Resistance to long-term LAM monotherapy develops due to the substitution of methionine with valine or isoleucine in the tyrosine–methionine–aspartate–aspartate (YMDD) motif at amino acid position 204 in the C domain of the HBV DNA polymerase enzyme gene, leading to the development of rtM204V/I mutations, which are usually associated with other mutations, such as rtL180M, rtV173L, and rtL80V/I. These mutations lead to an increase in HBV replication . The incidence of resistance mutations has been reported to be about 70% after 5 years of LAM therapy . Lamivudine resistance may also develop in LAM-untreated patients due to spontaneous structural changes in the HBV DNA polymerase enzyme [35, 36]. In a systematic review and meta-analysis to assess the overall incidence and related risk factors of YMDD motif mutations among LAM-naïve chronic HBV carriers from eight countries across Asia and Europe, the pooled incidence of these mutations was found to be 12.21% 
In addition to LAM-refractory patients, ETV resistance has also been found to develop in LAM-exposed patients, with no prior LAM resistance, thus highlighting the need for close monitoring of patients treated with ETV, irrespective of the presence or absence of LAM resistance .
Another shortcoming with ETV therapy is the emergence of human immunodeficiency virus (HIV)-resistant strains when the drug is used for the treatment of HBV infection in patients with HBV/HIV co-infection. This finding highlights the need for caution when using ETV in HBV/HIV co-infected patients not receiving suppressive antiretroviral therapies [37, 38].
Limitations of TDF
Despite potent antiviral activity and no resistance with long-term use , bone and renal safety issues have been a major concern with the use of TDF [40,41,42,43,44], due to the high systemic exposure of its active metabolite, tenofovir diphosphate (TFV-DP) . A significant and independent association has been reported between the use of TDF and altered excretion of retinol-binding protein (RBP)/creatinine, and subclinical tubular damage in chronic HBV-infected patients . This risk of proximal tubular dysfunction has been noted to significantly increase with long-term (≥ 18 months) TDF therapy . The degree of renal impairment with TDF in chronic hepatitis B-infected patients with preserved renal function at baseline, in a recent real-world setting in Asia, has been noted to be about 2.9%, 1.8%, and 1.7% after 1, 2, and 3 years of treatment, respectively . In another real-world setting in Asia, about 10.9% of chronic HBV-infected patients were noted to develop renal insufficiency with up to 96 weeks of TDF therapy . Hence, close monitoring of RBP and markers of renal tubular damage and dysfunction needs to be done to help early detection of TDF-related renal toxicity.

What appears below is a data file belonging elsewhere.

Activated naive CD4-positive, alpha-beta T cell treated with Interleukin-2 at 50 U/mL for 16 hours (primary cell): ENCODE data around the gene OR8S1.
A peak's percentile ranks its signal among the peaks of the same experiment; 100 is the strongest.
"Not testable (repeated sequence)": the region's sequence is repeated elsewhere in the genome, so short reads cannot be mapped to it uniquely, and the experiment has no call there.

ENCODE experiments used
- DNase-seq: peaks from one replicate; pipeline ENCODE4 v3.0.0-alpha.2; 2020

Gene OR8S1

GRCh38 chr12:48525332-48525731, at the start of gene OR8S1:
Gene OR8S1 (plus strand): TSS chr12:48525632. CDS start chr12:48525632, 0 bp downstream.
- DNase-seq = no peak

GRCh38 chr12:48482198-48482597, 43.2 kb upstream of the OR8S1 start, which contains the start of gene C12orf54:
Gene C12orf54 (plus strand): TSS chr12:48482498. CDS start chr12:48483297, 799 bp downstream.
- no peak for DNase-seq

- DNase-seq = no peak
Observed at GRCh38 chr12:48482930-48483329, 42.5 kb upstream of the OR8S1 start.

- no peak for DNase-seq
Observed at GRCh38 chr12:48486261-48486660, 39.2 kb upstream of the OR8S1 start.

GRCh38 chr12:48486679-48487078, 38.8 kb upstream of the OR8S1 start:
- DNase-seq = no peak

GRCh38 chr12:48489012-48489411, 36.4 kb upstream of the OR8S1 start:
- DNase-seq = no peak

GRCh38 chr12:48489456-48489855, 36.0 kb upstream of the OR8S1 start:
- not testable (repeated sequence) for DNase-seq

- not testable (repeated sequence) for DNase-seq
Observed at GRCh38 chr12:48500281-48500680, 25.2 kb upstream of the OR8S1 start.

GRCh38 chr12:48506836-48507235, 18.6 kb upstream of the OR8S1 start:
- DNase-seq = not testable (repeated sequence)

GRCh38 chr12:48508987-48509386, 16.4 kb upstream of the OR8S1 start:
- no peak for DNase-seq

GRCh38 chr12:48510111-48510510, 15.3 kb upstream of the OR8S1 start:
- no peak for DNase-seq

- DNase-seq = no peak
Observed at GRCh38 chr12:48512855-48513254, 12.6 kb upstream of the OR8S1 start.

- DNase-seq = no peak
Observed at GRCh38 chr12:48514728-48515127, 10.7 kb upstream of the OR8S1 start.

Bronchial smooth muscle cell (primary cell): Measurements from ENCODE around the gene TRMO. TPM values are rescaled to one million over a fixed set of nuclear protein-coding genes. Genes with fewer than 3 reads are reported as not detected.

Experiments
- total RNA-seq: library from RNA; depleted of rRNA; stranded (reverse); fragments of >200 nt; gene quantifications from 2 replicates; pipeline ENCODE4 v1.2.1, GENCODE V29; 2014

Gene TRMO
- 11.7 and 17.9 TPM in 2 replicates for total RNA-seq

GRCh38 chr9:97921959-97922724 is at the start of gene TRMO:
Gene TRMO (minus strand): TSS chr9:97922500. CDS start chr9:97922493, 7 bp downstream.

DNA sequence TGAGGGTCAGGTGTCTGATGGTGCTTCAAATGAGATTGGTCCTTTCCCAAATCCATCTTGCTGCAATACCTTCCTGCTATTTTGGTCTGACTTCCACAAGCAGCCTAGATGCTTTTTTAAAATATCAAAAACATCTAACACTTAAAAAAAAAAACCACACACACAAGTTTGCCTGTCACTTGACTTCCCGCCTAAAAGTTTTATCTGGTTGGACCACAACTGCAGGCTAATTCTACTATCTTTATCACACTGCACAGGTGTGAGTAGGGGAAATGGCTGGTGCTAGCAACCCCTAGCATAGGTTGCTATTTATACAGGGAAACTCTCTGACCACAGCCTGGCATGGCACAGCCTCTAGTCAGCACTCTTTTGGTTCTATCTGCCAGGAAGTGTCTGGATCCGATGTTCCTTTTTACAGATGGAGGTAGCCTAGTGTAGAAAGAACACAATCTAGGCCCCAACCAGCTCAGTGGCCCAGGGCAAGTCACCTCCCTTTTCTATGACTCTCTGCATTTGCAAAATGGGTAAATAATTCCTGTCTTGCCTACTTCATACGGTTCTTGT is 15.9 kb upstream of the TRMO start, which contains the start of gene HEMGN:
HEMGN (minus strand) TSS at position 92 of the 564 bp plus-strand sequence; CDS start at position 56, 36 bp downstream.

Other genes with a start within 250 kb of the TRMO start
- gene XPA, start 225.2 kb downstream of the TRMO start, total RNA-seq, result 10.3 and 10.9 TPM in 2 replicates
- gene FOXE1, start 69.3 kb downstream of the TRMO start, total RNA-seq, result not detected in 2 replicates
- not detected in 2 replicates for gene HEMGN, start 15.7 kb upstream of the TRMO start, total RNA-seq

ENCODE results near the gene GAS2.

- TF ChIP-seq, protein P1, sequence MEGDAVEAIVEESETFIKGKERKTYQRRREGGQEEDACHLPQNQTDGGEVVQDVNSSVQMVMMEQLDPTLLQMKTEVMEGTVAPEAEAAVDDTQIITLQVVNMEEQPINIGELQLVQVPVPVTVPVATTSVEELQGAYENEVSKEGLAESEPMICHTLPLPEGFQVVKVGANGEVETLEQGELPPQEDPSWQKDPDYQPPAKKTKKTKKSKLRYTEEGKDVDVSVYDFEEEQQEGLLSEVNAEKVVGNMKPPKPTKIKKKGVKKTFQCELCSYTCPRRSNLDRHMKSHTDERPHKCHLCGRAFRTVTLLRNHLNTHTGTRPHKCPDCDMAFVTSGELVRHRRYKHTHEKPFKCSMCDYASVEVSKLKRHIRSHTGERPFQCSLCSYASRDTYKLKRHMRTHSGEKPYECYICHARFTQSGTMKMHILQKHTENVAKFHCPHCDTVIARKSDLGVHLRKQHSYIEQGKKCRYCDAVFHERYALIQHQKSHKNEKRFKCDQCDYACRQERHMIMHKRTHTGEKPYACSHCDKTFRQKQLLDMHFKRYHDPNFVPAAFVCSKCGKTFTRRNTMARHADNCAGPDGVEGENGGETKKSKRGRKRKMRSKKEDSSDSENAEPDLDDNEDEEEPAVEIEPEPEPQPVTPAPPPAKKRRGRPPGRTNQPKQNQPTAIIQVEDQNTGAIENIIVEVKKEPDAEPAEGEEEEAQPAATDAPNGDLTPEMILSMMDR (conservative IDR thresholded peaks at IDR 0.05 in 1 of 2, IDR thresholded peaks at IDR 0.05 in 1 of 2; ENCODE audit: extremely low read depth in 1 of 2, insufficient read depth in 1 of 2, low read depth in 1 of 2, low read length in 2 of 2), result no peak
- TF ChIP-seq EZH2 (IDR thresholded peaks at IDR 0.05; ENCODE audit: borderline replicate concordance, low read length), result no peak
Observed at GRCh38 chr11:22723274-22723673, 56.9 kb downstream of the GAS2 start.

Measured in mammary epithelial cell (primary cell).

Rationale and methodology for development of the current expert opinion-based review
Considering the challenges pertaining to the high prevalence, morbidity and mortality of HBV infection, and low rates of treatment with antiviral agents in Asia, along with limitations of ETV and TDF and advantages of TAF over other antiviral agents, a panel of 28 (twenty eight) expert hepatologists from Asia convened, reviewed the literature, and developed the current expert opinion-based review article for the use of TAF in the resource-constrained settings in Asia. The recommendations proposed in this article are based on the existing clinical evidences and the expert opinion shared by the panel.
Tenofovir alafenamide: a safer alternative to TDF
Pharmacology of TAF
Tenofovir alafenamide is a phosphonamidate prodrug of tenofovir. After oral absorption, it is hydrolyzed in the hepatocytes to tenofovir, which is then phosphorylated to the active metabolite, TFV-DP. Incorporation of TFV-DP into the HBV DNA, results in termination of HBV replication [50,51,52].
The recommended dosage of TAF is 25 mg once daily, to be taken orally with food. No dosage adjustment is required in patients with estimated creatinine clearance (CrCl) ≥ 15 mL/min, in patients with CrCl < 15 mL/min who are receiving hemodialysis or in those with hepatic impairment. There are no dosing recommendations for TAF in patients with CrCl < 15 mL/min who are not receiving hemodialysis [53, 54]. The use of TAF may be considered in pregnancy, only if necessary, as there is limited or no data on the use of TAF in this population. The use of TAF is not recommended during breast feeding .
Tenofovir alafenamide is transported by P-glycoprotein (P-gp) and breast cancer resistance protein (BRCP). Co-administration of TAF with inhibitors of P-gp and BRCP may increase the plasma concentration of TAF, and concomitant administration of TAF with P-gp inducers may decrease the plasma concentrations of TAF, resulting in loss of therapeutic activity. Therefore, administration of TAF with inhibitors of P-gp or BRCP, or P-gp inducers should be avoided [53, 54].
Although both TAF and TDF are prodrugs of tenofovir and are metabolized to TFV-DP [53, 54], TAF results in more than 90% lower systemic exposure of tenofovir and provides higher intracellular levels of TFV-DP to target cells than TDF at therapeutic doses [55, 56]. Hence, TAF has fewer renal and bone safety issues compared to TDF.
Clinical Efficacy of TAF
Evidence for the clinical efficacy of TAF comes from (1) two large, phase 3 clinical trials (study 0108 in HBeAg-negative, and study 0110 in HBeAg-positive chronic HBV patients) with endpoints evaluated at 48 weeks [57, 58]; (2) pooled analysis of studies 108 and 110 conducted at 96 and 144 weeks [43, 59]; and (3) open-label extension phase of studies 108 and 110 (144 weeks of TAF therapy) [60, 61]. A majority of patients in both 108 and 110 studies belonged to the Asian ethnicity. Apart from these two studies, few other real-world studies conducted in Asia have also evaluated the efficacy and safety of TAF for the management of HBV infection.
Design and endpoints in studies 0108 and 0110